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Aedes cinereus Meigen
Family: Culicidae
Species account author: Peter Belton.
Extracted from The Mosquitoes of British Columbia (1983)


© Sean McCann     (Photo ID #9075)


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Distribution of Aedes cinereus in British Columbia in British Columbia
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Species Information

A small to very small, dark mosquito with unbanded tarsi; wing length 3.2-3.8 mm. Abdomen with lateral silvery white stripes. In British Columbia, males of this species are unique in having short palps resembling those of the females.


Proboscis and palps dark-scaled. Pedicels brown, median surface darker. Behind the eyes are two distinctive patches of dark appressed scales. Scutum covered with reddish brown scales. No hypostigmal or postprocoxal scale patch or lower mesepimeral setae. Abdominal tergites dark medially in all specimens examined from the Lower Mainland; some specimens from the interior have distinct pale basal bands. From the side (in all specimens) there is a crisp silvery lateral stripe running the length of the abdomen. Stemites covered with silvery white scales. Legs and wing scales dark.


Head setae 5-C 5 to 9-branched and 6-C 4 to 8-branched, in line with 7-C at the base of the antenna. Comb with 9-16 thorn-shaped scales in a ragged row. Siphon 4 x 1, pecten reaching beyond mid length, 2 or 3 teeth widely spaced. 1-S small, inserted beyond pecten. Saddle reaching 2/3 to ¾ around anal segment. 1-X 2-branched, shorter than saddle.

Glossary of Terms [PDF]

Genus Description

Aëdes is the Greek word for disagreeable. Without the dieresis the word means house or building. Although Meigen did not use a dieresis, he translated it as troublesome. Some authorities, therefore, write the generic name Aëdes. Most species of British Columbian mosquitoes belong to this genus. The females all have short palps, usually less than one quarter of the length of the proboscis, and in both sexes the posterior margin of the scutellum is tri-lobed with the setae in three tufts.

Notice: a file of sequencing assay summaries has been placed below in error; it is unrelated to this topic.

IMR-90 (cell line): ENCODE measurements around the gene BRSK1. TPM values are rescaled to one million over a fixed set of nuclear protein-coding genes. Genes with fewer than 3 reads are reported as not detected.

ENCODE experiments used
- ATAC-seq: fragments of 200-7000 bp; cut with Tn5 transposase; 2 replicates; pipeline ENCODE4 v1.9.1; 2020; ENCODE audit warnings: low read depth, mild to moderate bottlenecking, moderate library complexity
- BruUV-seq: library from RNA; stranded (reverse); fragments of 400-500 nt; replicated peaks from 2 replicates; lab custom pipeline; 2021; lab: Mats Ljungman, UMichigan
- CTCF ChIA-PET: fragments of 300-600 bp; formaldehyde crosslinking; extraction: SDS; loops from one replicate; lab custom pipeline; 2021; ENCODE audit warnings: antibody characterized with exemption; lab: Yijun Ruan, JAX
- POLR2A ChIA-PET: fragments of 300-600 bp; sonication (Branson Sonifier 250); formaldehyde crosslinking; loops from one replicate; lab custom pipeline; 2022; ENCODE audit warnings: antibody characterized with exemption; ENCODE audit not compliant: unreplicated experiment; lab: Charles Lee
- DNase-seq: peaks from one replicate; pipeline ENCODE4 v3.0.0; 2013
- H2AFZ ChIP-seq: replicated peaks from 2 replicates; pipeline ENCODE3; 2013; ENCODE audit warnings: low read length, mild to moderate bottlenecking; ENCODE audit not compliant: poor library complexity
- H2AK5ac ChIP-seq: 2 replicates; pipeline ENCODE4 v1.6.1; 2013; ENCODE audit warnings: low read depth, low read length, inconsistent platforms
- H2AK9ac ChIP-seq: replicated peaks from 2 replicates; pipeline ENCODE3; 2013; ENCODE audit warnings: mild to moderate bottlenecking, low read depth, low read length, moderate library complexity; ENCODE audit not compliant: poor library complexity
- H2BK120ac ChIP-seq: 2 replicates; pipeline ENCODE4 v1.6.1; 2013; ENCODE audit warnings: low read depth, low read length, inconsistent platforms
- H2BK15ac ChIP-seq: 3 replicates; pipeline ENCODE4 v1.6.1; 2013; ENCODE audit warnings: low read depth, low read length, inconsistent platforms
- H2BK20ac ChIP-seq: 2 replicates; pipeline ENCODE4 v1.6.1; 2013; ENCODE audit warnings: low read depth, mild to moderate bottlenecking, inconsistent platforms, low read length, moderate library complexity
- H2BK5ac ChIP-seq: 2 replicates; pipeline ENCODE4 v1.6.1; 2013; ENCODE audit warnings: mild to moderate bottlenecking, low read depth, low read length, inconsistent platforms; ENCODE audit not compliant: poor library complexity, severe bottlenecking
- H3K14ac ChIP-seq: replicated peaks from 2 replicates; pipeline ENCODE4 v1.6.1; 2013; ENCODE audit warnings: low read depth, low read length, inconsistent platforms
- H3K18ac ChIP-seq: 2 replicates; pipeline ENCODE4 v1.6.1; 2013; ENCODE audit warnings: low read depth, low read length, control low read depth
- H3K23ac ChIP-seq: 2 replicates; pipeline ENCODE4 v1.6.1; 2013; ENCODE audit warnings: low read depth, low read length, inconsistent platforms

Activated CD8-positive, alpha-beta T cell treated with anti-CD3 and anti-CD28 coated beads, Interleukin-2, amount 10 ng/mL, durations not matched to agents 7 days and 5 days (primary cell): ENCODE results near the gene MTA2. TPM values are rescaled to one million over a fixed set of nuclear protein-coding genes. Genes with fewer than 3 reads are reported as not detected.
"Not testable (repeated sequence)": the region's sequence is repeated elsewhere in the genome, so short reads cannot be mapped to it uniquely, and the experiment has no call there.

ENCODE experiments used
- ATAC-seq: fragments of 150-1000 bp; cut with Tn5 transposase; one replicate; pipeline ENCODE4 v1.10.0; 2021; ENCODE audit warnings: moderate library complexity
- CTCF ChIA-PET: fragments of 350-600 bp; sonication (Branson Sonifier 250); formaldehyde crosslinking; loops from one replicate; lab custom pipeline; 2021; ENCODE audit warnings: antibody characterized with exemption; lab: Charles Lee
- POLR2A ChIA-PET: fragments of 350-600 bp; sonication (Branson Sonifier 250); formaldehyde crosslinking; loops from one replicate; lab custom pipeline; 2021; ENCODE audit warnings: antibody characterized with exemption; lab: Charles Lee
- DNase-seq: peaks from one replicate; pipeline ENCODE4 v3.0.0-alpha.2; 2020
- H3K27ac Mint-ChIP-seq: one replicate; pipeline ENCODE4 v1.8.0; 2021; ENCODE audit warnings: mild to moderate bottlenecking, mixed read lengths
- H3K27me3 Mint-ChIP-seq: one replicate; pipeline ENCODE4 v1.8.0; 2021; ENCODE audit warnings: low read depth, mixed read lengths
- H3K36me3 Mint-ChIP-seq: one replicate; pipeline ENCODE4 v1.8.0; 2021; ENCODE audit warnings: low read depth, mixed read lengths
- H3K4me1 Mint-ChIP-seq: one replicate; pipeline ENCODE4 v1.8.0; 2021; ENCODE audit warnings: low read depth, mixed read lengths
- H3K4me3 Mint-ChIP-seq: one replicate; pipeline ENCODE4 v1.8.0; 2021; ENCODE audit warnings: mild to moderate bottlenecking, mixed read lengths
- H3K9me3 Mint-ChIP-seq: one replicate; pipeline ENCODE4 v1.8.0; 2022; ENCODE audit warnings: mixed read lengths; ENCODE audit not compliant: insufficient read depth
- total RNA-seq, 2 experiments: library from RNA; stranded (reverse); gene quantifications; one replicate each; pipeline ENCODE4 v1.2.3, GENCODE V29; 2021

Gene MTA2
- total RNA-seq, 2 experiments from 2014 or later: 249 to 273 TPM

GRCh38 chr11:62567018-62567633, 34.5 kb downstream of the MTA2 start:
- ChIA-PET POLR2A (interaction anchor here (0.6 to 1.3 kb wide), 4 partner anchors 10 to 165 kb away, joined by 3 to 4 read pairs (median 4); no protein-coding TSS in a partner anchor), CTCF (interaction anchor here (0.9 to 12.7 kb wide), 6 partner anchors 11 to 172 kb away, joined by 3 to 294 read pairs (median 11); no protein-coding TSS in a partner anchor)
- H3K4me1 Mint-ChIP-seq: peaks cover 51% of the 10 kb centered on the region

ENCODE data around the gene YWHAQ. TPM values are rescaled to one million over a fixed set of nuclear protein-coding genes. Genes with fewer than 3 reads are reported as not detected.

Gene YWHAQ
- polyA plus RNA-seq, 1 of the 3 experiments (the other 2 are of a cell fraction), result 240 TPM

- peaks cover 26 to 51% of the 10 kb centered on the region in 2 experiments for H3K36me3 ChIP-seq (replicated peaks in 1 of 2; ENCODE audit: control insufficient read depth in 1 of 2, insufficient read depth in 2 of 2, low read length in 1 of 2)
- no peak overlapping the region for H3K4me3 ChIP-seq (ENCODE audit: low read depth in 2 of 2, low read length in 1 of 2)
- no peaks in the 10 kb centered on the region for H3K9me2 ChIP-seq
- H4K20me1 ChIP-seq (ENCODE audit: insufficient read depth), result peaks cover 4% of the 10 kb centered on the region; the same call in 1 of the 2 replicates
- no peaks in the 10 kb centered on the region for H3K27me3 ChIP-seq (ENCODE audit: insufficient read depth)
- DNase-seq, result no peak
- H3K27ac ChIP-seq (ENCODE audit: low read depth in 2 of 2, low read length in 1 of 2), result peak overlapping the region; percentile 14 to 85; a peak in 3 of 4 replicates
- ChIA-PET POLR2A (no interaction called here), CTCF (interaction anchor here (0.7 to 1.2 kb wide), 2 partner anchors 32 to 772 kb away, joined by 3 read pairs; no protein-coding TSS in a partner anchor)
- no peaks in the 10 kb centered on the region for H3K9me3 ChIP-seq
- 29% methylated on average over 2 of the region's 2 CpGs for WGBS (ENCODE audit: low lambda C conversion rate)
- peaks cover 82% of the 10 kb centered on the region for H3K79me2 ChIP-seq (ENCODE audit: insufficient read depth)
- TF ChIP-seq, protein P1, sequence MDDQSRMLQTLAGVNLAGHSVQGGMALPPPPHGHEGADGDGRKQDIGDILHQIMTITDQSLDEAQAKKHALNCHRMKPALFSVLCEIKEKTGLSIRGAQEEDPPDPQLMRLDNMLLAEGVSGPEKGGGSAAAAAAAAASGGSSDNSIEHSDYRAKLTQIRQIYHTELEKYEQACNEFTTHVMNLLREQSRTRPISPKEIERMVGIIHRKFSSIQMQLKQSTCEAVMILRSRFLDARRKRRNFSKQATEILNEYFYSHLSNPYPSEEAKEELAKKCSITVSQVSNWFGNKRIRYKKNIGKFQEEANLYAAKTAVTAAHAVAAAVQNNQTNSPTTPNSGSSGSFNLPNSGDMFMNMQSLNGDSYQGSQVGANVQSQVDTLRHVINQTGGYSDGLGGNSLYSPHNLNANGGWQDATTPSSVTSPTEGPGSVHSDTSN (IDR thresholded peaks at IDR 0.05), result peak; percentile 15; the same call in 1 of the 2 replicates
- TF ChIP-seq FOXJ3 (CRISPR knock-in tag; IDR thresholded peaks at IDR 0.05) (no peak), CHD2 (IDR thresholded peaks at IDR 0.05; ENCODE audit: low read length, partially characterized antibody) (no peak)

Aedes is a large and variable genus and in the field the most reliable character to separate females from other mosquito genera is the pointed abdomen. Males can be identified in the field by their large and separated gonocoxites but if these are not obvious the thorax can be examined for the presence of postspiracular setae which are absent in the males of Culex, Culiseta, and Mansonia. A slide of the terminalia, as well as confirming the genus, can be used to determine the species. (See Wood et at. 1979).

When at the water surface, the larvae of all culicines hang downwards from the hydrophobic tip of the siphon and are thus easily distinguished from anophelines.

Aedes larvae can be distinguished from those of Culex and Culiseta by the position of the siphon seta (1-S). It is never at the base of the siphon in aedines and can be seen with a hand lens if the larva cooperates.

The pupae are hard to identify. It is usually simpler to let them emerge.

Nearly all aedine adults in British Columbia die in late summer or autumn. The eggs are laid singly or in clusters, usually in crevices at the margins of suitable breeding sites. They do not float. Most aedines overwinter as eggs.


Species Information

This species has been recorded from every part of the Province. It is found in or close to woodland and has a somewhat restricted flight range. It hatches equally well in open or shaded flood water, rain pools or swamps. Its biting habits are varied and it may be present but harmless or at other times, may attack persistently. Near Burnaby Lake, open grassy pools were thick with larvae in April and May. In late May and early June males swarmed, just after sunset, over patches of horsetails and females bit only when disturbed. Specimens I collected in the dry interior, however, bit persistently in bright sunlight. Although it may be locally common it is not generally abundant and cannot be considered a major pest.

Status Information

Origin StatusProvincial StatusBC List
(Red Blue List)
NativeS5No StatusNot Listed

BC Ministry of Environment: BC Species and Ecosystems Explorer--the authoritative source for conservation information in British Columbia.

Additional Notes

This species is known to carry West Nile Virus, but its vector competence is unknown. Source: Belton, Peter. 2007. British Columbia mosquitoes as vectors of West Nile virus. Peter Belton web site. Simon Fraser University.

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General References